Josh Cullen impressed for Ireland on Wednesday night against Serbia.
Updated 16 hours ago
IT WAS A bittersweet night for Josh Cullen on Wednesday evening.
On his fifth cap, the 24-year-old midfielder was handed a first competitive start at international level by Stephen Kenny for the crucial World Cup qualifier against Serbia in Belgrade.
And while Ireland were beaten 3-2, Cullen was one of the young players to impress, with the manager giving him a vote of confidence by selecting him ahead of the more experienced Newcastle star Jeff Hendrick.
“When the manager told me I was starting, I was delighted,” he said. “To get a first competitive start for my country was a really proud moment for me and my family. From the moment he told me, I was excited and looking forward to the game.”
It has been quite a journey for Cullen to get to this point, with the 2020-21 season especially eventful.
Having played for West Ham since the age of nine when he went for a trial with the Hammers, the Essex-born footballer, whose grandparents hail from Leitrim, proceeded to spend 15 years at the London club.
The midfielder did make good progress coming through the ranks there, earning a spot on the bench in a Premier League fixture against Arsenal as far back as 2015.
Yet first-team opportunities remained limited, and he made just three Premier League appearances in the next five years, despite encouraging loan spells at Bradford, Bolton and Charlton.
Last October, he made the difficult decision to leave the club he had supported as a boy and join Belgian side Anderlecht, penning an emotional goodbye letter to coincide with his departure.
Since joining the Belgian First Division A side on a three-year deal, Cullen has thrived, featuring 19 times for the the club who are currently fifth, well behind runaway leaders Club Bruges, but only five points off Royal Antwerp in second.
And on Wednesday, Cullen was rewarded for his good form with a starting spot for Ireland’s biggest game since the Slovakia play-off last year.
“Any player needs to be playing games to improve and show what they can do and what they’re about,” he explained. “So to move to a massive club like Anderlecht and experience a different league and different style of football has been beneficial for me, I feel.
“But the most important thing for any player is to be playing games. I’ve been doing that at Anderlecht and I’ve felt in pretty good shape myself, so it’s been a good start there so far.”
Cullen’s inclusion was one of a number of instances of players being picked on form more so than reputation, with Dara O’Shea over Shane Duffy and Alan Browne ahead of Robbie Brady being two others.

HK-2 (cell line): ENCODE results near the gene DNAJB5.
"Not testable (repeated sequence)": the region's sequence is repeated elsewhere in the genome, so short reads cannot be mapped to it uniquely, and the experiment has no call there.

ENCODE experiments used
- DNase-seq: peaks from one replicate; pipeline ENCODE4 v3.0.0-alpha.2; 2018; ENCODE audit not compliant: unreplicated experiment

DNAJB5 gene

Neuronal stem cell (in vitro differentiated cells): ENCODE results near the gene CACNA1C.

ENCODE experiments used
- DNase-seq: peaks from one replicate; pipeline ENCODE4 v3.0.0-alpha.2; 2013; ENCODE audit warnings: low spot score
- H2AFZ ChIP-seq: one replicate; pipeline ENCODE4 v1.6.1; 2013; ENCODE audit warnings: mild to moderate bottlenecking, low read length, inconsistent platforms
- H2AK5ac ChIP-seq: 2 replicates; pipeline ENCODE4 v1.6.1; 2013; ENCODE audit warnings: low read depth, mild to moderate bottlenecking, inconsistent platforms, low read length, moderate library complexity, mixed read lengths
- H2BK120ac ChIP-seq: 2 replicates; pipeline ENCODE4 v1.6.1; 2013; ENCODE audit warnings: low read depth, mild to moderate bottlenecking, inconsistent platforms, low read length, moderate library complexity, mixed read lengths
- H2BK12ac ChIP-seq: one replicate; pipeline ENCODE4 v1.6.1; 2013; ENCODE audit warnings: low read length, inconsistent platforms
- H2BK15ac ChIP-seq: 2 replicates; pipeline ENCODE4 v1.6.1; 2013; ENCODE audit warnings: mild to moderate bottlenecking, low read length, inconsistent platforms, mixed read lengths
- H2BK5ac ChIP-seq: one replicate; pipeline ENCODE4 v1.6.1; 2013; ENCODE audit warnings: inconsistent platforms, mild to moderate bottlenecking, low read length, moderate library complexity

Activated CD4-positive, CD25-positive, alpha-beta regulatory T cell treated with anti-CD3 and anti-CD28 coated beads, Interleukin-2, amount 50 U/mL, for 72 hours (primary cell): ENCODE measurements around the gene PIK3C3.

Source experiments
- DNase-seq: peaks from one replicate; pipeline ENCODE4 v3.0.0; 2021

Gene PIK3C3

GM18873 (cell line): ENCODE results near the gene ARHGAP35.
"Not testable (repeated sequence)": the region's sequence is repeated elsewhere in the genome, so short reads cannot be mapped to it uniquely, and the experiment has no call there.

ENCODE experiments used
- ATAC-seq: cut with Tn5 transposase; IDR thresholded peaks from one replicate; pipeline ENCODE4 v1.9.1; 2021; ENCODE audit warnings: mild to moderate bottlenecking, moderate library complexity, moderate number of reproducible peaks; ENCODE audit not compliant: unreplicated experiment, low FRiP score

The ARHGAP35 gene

Kenny also went with a new formation, 3-5-2, though the lack of time to prepare this new system was far from ideal, with Cullen only linking up with his colleagues on Monday, two days prior to the match.
“To be honest, there’s not a lot of work that we’ve been able to do on it,” he said.
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“It wasn’t weeks on the training pitch obviously. So a lot of information about the system and the way we wanted to go about the game was crammed into a couple of days of working together.
“But I felt the system worked well and we showed some progress. And we can take positives from the game. So not a lot of time, but another two to three days now to work together before Saturday [when Ireland host Luxembourg]and to keep trying to get better as a team.”
Asked to elaborate on the positives, Cullen said: “I think we restricted Serbia to only a few chances. They were very clinical to be fair to them. Some of our build-up play from the back was good and I think we were a threat.
“We got into good areas with [Alan] Browne on the turn and Robbie [Brady] when he came on. There were chances there for us and at times, we were good in possession.
“By no means are we getting carried away with the performance thinking that we’re there. But there are things we can analyse and say we did well. And I’m sure there’ll be plenty of things we can look at and know there’s a lot to work on.”
And looking ahead to Saturday’s qualifier in Dublin, the midfielder acknowledged the team could scarcely afford to drop many more points following the defeat to the side widely tipped to challenge Ireland for second spot in the group.
“Of course, we have to now go and win. It makes it a very important game, we know that.
“There’s no international team that you can ever underestimate. The approach and mindset of the team I’m sure will be no different coming into the game [on Wednesday night compared with]the Luxembourg game on Saturday.”